Russian[20] волосы [ˈvoləsɨ] 'hair' Contrasts with palatalized form. See Russian phonology
Serbo-Croatian[21] гроф би / grof bi [ɡrô̞v bi] 'the earl would' Allophone of /f/ before voiced consonants.[21] See Serbo-Croatian phonology
Slovak voda About this sound [voda]  'water'
Spanish[22] afgano [ävˈɣ̞äno̞] 'Afghan' Allophone of /f/ before voiced consonants. See Spanish phonology
Swedish vägg [ˈvɛɡː] 'wall' See Swedish phonology
Turkish cetvel [dʒetvæl] 'ruler' Allophone of /ʋ/ after voiceless consonants. See Turkish phonology
Ukrainian вона [vɔˈnɑ] 'she' See Ukrainian phonology
Vietnamese[23] và [vaː˨˩] 'and' In southern dialects, is in free variation with [j]. See Vietnamese phonology
Welsh fi [vi] 'I'
West Frisian weevje [ˈʋeːvjə] 'to weave' Never occurs in word-initial positions
Yi /vu [vu˧] 'intestines'

See also[edit]



  • Árnason, Kristján (2011). The Phonology of Icelandic and Faroese. Oxford University Press. ISBN 0199229317. 
  • Basbøll, Hans (2005), The Phonology of Danish, ISBN 0-203-97876-5 
  • Carbonell, Joan F.; Llisterri, Joaquim (1992), "Catalan", Journal of the International Phonetic Association 22 (1–2): 53–56, doi:10.1017/S0025100300004618 
  • Cruz-Ferreira, Madalena (1995), "European Portuguese", Journal of the International Phonetic Association 25 (2): 90–94, doi:10.1017/S0025100300005223 
  • Dum-Tragut, Jasmine (2009), Armenian: Modern Eastern Armenian, Amsterdam: John Benjamins Publishing Company 
  • Fougeron, Cecile; Smith, Caroline L. (1993), "French", Journal of the International Phonetic Association 23 (2): 73–76, doi:10.1017/S0025100300004874 
  • Gussenhoven, Carlos (1992), "Dutch", Journal of the International Phonetic Association 22 (2): 45–47, doi:10.1017/S002510030000459X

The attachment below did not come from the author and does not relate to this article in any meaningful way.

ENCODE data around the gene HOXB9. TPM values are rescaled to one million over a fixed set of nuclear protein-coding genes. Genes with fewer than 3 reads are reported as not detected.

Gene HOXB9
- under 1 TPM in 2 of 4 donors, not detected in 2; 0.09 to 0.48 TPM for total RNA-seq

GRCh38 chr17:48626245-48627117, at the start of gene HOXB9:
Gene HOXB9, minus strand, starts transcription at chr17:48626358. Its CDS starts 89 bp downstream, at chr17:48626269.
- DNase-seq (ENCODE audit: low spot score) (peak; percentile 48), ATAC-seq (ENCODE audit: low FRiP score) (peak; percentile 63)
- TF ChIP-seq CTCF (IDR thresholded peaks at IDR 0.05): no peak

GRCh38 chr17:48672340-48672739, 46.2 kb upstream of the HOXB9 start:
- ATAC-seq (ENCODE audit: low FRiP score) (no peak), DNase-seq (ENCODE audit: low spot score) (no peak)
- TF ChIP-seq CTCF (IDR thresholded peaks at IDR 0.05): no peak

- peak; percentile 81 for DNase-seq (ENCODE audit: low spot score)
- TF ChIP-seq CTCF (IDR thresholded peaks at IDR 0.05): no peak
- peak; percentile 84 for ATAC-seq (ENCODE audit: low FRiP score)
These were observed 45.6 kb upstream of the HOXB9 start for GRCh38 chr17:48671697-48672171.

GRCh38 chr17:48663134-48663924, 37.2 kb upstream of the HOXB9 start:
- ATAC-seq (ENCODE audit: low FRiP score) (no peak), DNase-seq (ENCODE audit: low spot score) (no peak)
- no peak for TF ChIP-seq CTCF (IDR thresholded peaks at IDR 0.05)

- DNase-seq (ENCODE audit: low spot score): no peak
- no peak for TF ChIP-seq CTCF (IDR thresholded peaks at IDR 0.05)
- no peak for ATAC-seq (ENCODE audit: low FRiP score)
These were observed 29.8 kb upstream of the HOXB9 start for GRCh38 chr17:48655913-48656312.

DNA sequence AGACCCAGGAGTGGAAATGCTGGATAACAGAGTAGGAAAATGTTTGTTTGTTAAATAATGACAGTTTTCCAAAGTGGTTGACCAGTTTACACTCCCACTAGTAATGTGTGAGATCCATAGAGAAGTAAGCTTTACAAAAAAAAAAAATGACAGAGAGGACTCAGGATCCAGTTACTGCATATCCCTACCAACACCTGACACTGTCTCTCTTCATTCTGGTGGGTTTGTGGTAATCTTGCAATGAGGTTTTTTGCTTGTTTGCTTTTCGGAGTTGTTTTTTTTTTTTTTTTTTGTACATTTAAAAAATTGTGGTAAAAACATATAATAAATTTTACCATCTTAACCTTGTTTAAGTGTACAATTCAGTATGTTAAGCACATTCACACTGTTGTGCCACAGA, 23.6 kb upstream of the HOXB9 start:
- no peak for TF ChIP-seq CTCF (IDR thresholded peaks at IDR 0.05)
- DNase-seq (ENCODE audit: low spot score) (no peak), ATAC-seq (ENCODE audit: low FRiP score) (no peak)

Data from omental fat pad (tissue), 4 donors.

• Jassem, Wiktor (2003), "Polish", Journal of the International Phonetic Association 33 (1): 103–107, doi:10.1017/S0025100303001191 
  • Kristoffersen, Gjert (2000), The Phonology of Norwegian, Oxford University Press, ISBN 978-0-19-823765-5 
  • Ladefoged, Peter (2005), Vowels and Consonants (Second ed.), Blackwell 
  • Landau, Ernestina; Lončarić, Mijo; Horga, Damir; Škarić, Ivo (1999), "Croatian", Handbook of the International Phonetic Association: A guide to the use of the International Phonetic Alphabet, Cambridge: Cambridge University Press, pp. 66–69, ISBN 0-521-65236-7 
  • Padgett, Jaye (2003), "Contrast and Post-Velar Fronting in Russian", Natural Language & Linguistic Theory 21 (1): 39–87, doi:10.1023/A:1021879906505 
  • Rogers, Derek; d'Arcangeli, Luciana (2004), "Italian", Journal of the International Phonetic Association 34 (1): 117–121, doi:10.1017/S0025100304001628 
  • Shosted, Ryan K.; Chikovani, Vakhtang (2006), "Standard Georgian", Journal of the International Phonetic Association 36 (2): 255–264, doi:10.1017/S0025100306002659 
  • Skaug, Ingebjørg (2003) [First published 1996], Norsk språklydlære med øvelser (3rd ed.), Oslo: Cappelen Akademisk Forlag AS, ISBN 82-456-0178-0 
  • Strandskogen, Åse-Berit (1979), Norsk fonetikk for utlendinger, Oslo: Gyldendal, ISBN 82-05-10107-8 
  • Thompson, Laurence (1959), "Saigon phonemics", Language 35 (3): 454–476, doi:10.2307/411232, JSTOR 411232 
  • Vanvik, Arne (1979), Norsk fonetikk, Oslo: Universitetet i Oslo, ISBN 82-990584-0-6 
  • Watson, Janet (2002), The Phonology and Morphology of Arabic, New York: Oxford University Press 
  • Wheeler, Max W. (2005), The Phonology Of Catalan, Oxford: Oxford University Press, ISBN 0-19-925814-7